Dobbs Ferry Votes Against Dispensaries, 4-3


To the applause of those attending both in person and virtually, the Village of Dobbs Ferry narrowly voted against allowing dispensaries within the village with a 4-3 vote, while the vote against cannabis lounges was voted down 6-1.

On Tuesday, Nov. 26, following several public hearings and town hall inquires, the Village of Dobbs Ferry Board of Trustees chose to “opt-out”, a term often used by the state where local towns deny the permutable addition of cannabis-related storefronts.

As of March 31 of 2021, the consumption and use of cannabis were signed into law by then New York Governor Andrew Cuomo as a part of the Marijuana Regulation and Taxation Act (MRTA). The act, separate from the town’s own vote for use of dispensaries, allows clear substantiated goals for how marijuana will be advertised, marketed, and how permissible use should be appropriated.

In addition to MRTA, the state would allow its towns, villages, and municipalities to best execute the implementation of dispensaries and whether to allow them or not.  However, with the introduction of this act, many of the long-term regulations and laws proposed for cannabis dispensaries have yet to tested, furthering the additional pressure and fear of the unknown local legality-related issues.

With several other local towns and neighboring villages choosing to opt-out, for now, the choice seemed clear for Dobbs Ferry to follow suit. This vote disallowed Dobbs from becoming the focal point for dispensaries in Westchester County.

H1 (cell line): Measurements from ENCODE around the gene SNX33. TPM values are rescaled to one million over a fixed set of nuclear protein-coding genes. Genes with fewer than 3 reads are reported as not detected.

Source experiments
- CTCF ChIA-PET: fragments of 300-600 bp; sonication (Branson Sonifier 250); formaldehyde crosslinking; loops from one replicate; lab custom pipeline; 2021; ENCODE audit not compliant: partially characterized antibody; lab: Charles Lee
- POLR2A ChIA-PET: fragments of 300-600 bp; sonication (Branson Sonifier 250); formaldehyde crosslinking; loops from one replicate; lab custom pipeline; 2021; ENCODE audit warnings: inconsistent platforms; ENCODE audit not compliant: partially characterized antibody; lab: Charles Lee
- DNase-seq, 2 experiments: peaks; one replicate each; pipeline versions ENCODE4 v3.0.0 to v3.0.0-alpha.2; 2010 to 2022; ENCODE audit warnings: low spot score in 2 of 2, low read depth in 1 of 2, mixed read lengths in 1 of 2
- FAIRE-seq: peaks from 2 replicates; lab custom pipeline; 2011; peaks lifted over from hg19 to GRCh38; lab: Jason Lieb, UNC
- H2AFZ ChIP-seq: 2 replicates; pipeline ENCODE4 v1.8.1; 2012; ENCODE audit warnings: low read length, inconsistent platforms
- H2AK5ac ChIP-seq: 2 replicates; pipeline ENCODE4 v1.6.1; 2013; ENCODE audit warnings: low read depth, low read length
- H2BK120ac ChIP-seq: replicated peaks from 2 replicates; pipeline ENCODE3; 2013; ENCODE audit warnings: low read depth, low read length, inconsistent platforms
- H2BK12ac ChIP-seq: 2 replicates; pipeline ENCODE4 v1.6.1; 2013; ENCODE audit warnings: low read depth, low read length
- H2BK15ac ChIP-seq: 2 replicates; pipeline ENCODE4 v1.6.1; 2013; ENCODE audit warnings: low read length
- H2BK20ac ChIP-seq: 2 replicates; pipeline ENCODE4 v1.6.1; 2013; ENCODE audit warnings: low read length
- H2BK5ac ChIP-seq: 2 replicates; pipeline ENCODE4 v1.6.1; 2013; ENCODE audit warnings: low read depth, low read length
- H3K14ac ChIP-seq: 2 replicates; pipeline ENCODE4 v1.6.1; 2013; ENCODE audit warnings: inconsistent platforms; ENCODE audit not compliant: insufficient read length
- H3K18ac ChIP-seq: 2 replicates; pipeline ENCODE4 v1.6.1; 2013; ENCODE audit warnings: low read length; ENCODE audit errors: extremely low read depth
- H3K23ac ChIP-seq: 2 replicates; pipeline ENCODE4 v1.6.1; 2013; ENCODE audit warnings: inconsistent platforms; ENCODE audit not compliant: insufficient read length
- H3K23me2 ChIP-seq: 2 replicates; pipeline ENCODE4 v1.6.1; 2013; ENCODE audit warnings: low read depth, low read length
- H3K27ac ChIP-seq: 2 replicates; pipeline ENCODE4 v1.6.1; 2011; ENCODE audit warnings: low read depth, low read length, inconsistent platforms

Unique to this case, New York has given its towns and villages a deadline of De­c. 31 to conclude whether they will choose to “opt-in” or “opt-out” of al­low­ing cannabis dis­pen­saries and lounges in their towns (villages).  Furthermore, the state law allows the towns to opt-out now with the opportunity to opt-in in the future. However, a vote to initially opt-in will not allow towns to then opt-out.

Simply put, if a town votes to opt-in, it can’t back out. If it is out, it can opt back in at a later date.

In conjunction with the legalization of cannabis in April, New York State implemented the Marijuana Regulation and Taxation Act (MRTA).

Towns became aware of this vote as early as April of this year and have been conducting their due diligence to conduct a thorough examination of the law structure, licensing issues, and other such legal ramifications all the while keeping the citizens of that town at the forefront of any decision.

If or when the towns would opt-in the towns would control the whereabouts of the dispensaries/lounges, the hours of operation, and the manner in how the dispensaries will operate.

“This is clearly an issue that sparks some emotion,” stated Board of Trustee’s member and local business owner Christy Knell.

In a true battle of pro versus con, by far the biggest pro for each village to opt-in to these dispensaries and lounges is the tax incentives. While the sale of cannabis in New York state offers the state a 13 percent sales tax, local municipalities would benefit from the 40 percent tax revenue received if they were to add dispensaries, and 9 percent of the state’s sales tax accumulated tax revenue from cannabis sales would be reinvested into the school system with 20 percent of it going to drug awareness programs, according to the states Cannabis Review Board.

“Our infrastructure problems are growing more and more each year. Our taxes are already painful to accept,” added Knell.

With a village tax rate of 8.3 percent and a state tax rate of 8.8 percent, exceeding the national average of 3.65 percent (according to TurboTax), New York and in this case Dobbs Ferry should welcome any, and all tax incentives.

“Cannabis is legal, and nearby. It would be a shame not to capture any of that revenue to help our bottom line with the many infrastructure needs that are imminent.”

For now, cannabis dispensaries may be out of the picture in Dobbs Ferry but, certainly not out of frame.